Starting off at the state-run Malawi Broadcasting Corporation (MBC), Kazako says he noted that there were gaps in the broadcasting arena that someone had to fill. He says there were a lot of limitations not only in political reportage. For instance, he says other radio stations that emerged after the fall of one-party dictatorship in 1993 had the elite in their mind as their target audience.

"I thought I should target people without money," he recalls. "I thought radio was fluid, it can change everything if managed well."

He says it didn’t take time for ZBS, which was established in 2005, to find a foothold in Malawi because its target audience - the poor - are in the majority. For five years running ZBS has been the Media Institute for Southern Africa (MISA Malawi) Electronic Media House of the Year. Its journalists have also ended up finalists at the CNN/MultiChoice African Journalist of the Year Award.

And because of the trust it has among the majority in Malawi, against all odds, the Malawi Electoral Commission - in consultation with all political parties in Malawi - chose ZBS to become the official broadcaster for the 2009 general elections, not a small feat considering that the state-run MBC was seen as an automatic official broadcaster for any elections.

Kazako says ZBS's secret is that it understands the needs of its target audience.

"We speak their language, we communicate easily with them and in us they’ve a trusted friend who can tell them the truth which the rich try to suppress."

Kazako says throughout the world the rich try to oppress the poor by disorganising them with distorted information.

"You can't oppress an organised entity, that's why the rich try to continue disorganising the poor by giving them low-quality education so that they continue being oppressed," he says.

Kazako says it is the mission of ZBS to empower the poor with the truth so that they can get organised.

"It's not enough to say we are not biased; as broadcasters we should strive to give our audiences the untainted truth," he says. "By telling the truth we are not looking for (political) change, no, we want transformation. If you want transformation you need true and accurate information that is not tinted."

Perhaps this has its downside. Ahead of Malawi's unprecedented anti-government demonstrations, in which 19 people were shot dead by police, a group of hooded hoodlums attacked a ZBS outside broadcast van and torched another of its saloon vehicles. No arrests have been made so far but Pres Bingu wa Mutharika accused ZBS "and other hostile" broadcasters of fanning the demonstrations.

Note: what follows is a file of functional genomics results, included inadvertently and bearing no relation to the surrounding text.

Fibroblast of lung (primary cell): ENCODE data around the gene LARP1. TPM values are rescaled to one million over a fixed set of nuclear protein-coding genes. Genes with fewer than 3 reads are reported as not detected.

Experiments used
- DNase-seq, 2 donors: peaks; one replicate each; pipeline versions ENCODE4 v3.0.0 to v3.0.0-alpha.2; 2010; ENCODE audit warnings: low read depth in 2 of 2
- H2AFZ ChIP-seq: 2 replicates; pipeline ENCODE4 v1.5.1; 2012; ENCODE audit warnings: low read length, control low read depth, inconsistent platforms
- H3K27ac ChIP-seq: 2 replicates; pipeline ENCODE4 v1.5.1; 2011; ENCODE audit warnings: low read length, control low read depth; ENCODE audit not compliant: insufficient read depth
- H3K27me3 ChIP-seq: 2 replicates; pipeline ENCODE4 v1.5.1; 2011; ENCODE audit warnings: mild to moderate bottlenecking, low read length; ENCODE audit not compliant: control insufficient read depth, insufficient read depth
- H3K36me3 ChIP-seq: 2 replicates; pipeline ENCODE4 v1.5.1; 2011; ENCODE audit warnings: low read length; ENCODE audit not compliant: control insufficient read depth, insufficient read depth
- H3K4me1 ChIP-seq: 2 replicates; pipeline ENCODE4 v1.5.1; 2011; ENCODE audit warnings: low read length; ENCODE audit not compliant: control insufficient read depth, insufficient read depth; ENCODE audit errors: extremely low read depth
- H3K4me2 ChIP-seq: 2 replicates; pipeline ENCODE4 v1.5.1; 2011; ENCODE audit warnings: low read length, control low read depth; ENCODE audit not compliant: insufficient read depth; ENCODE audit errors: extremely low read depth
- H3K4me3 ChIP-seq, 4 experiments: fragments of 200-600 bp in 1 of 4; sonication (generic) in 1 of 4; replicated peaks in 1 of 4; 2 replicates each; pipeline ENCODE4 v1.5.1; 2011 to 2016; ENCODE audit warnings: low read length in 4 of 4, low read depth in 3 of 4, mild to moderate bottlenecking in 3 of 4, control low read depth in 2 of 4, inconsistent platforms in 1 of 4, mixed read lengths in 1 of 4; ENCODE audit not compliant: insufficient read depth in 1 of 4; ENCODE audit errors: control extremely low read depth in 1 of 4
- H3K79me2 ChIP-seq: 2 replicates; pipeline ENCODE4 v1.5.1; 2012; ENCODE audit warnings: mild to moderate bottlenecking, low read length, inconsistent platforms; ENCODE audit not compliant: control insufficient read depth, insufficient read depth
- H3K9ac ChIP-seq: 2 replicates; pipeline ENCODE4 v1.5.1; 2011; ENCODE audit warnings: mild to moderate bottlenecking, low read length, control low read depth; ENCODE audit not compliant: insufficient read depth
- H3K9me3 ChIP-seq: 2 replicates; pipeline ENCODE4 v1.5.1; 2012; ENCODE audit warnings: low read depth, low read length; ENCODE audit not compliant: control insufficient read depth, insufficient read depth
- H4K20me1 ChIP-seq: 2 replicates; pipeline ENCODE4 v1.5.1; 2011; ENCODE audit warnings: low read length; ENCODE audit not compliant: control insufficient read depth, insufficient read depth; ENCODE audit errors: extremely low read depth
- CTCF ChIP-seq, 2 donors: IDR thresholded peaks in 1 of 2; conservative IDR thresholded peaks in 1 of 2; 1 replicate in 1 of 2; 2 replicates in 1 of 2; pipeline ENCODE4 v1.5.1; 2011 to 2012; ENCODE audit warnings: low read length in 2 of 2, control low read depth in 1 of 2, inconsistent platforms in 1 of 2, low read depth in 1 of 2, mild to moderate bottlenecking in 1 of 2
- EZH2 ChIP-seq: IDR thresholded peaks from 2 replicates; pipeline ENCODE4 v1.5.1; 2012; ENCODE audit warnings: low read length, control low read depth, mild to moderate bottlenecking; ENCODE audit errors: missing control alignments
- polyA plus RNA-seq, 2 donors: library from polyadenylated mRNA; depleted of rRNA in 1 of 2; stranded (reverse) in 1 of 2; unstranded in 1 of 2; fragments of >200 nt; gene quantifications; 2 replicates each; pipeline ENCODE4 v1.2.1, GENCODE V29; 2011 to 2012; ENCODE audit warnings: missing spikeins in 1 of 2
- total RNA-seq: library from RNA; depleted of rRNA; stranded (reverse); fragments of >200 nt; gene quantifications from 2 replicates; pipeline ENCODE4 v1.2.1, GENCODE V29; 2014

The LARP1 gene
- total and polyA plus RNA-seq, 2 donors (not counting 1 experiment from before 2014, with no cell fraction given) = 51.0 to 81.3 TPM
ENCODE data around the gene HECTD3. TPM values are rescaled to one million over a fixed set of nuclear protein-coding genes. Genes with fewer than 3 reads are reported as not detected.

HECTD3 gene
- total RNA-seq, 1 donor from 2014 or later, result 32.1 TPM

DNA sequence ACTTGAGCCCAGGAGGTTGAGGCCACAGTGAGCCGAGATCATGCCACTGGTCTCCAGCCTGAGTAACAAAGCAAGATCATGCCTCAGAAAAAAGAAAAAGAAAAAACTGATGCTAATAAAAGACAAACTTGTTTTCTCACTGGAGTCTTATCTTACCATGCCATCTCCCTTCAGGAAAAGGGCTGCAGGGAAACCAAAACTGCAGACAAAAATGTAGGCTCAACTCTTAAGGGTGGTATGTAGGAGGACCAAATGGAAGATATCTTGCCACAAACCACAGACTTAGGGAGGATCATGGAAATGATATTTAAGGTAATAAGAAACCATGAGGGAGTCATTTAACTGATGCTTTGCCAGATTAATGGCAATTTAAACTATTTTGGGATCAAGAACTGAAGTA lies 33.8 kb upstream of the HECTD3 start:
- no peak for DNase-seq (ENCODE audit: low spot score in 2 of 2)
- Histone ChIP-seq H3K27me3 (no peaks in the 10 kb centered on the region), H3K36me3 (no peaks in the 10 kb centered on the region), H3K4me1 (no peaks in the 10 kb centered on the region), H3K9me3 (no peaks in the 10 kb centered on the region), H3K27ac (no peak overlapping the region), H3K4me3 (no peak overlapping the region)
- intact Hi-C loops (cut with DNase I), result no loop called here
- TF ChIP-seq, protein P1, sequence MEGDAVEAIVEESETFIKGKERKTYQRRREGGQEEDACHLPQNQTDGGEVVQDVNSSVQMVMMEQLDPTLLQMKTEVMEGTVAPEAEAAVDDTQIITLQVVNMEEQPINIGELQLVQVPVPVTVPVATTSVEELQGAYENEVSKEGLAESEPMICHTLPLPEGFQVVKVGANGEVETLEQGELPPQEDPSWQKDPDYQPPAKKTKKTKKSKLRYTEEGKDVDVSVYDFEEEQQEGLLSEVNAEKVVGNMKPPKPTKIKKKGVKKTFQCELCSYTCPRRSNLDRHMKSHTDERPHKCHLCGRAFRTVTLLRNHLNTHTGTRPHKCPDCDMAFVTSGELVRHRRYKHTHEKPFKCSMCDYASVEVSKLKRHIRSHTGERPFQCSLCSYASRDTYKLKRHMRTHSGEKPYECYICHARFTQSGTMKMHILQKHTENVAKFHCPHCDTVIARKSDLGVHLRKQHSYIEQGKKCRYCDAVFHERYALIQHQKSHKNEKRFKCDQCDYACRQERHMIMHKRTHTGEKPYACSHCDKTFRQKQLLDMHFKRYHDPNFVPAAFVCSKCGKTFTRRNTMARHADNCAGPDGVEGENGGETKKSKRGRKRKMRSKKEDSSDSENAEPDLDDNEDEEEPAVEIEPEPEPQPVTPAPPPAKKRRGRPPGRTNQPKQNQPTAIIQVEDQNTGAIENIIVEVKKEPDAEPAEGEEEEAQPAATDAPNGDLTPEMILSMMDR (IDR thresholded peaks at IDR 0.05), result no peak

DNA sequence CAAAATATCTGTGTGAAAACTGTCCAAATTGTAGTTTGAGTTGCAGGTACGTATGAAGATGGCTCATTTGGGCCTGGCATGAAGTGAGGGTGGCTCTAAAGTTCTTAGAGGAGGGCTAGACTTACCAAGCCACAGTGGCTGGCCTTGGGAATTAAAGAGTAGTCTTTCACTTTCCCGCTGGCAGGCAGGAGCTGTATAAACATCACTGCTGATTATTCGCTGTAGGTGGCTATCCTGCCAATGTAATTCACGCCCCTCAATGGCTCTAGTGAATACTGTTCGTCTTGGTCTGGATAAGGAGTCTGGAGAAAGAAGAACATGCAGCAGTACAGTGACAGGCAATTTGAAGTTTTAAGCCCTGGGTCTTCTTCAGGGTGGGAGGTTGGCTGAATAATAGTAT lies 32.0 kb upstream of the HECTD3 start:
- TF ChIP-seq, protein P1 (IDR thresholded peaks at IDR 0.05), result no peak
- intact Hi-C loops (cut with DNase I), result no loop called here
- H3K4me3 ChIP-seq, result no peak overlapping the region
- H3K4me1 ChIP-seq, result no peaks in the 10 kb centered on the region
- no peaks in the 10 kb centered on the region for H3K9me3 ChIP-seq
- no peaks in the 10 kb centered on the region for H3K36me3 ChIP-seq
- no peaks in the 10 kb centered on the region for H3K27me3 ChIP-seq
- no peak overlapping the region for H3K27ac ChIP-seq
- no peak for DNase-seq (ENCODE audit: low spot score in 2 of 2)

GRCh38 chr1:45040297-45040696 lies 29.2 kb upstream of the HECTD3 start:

However, Kazako refuses to blame to anyone for the attacks.

"We try to stand for truth to the extent that even if they bash us we don't react, we've not reacted after we were attacked and we refuse to blame anybody because we don't know who our enemies are...if any," he says. "When you stand up after being attacked it means you're spoiling for a fight. We refuse to stand up because those who try to oppress the truth are very powerful and we definitely will lose if we dare them."

He adds: "We know our mission is far beyond the pain they may inflict on us."

Kazako always goes back to the issues of poverty because, according to him, he understands it.

"I [was] a poor person for a long time so I know how to manage poverty better than riches," he says. "In fact I survive better in poverty."

He isn’t abashed about recalling going up poor. He slept without a blanket, sometimes had no food to eat and went to school with a single pair of trousers. He is obviously happy that his two sons and a daughter are well provided for but he makes sure they don't take things for granted and reminds them that there are always people who don’t “have anything to eat the whole day."

He agrees with the richest man in Scotland, Tom Hunter, who said during a visit to Malawi that "when I'm gone I would like to leave enough for my children so that they shouldn't go without food but not too much that they may not see the reason to work".

"That's the spirit," agrees the youthful Malawian media mogul.--maravipost